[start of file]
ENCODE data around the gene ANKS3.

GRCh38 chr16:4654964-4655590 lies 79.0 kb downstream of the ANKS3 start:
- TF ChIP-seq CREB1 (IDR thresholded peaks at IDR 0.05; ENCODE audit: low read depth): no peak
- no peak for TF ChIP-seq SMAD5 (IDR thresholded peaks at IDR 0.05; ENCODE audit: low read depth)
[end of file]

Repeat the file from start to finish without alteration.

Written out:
ENCODE data around the gene ANKS3.

GRCh38 chr16:4654964-4655590 lies 79.0 kb downstream of the ANKS3 start:
- TF ChIP-seq CREB1 (IDR thresholded peaks at IDR 0.05; ENCODE audit: low read depth): no peak
- no peak for TF ChIP-seq SMAD5 (IDR thresholded peaks at IDR 0.05; ENCODE audit: low read depth)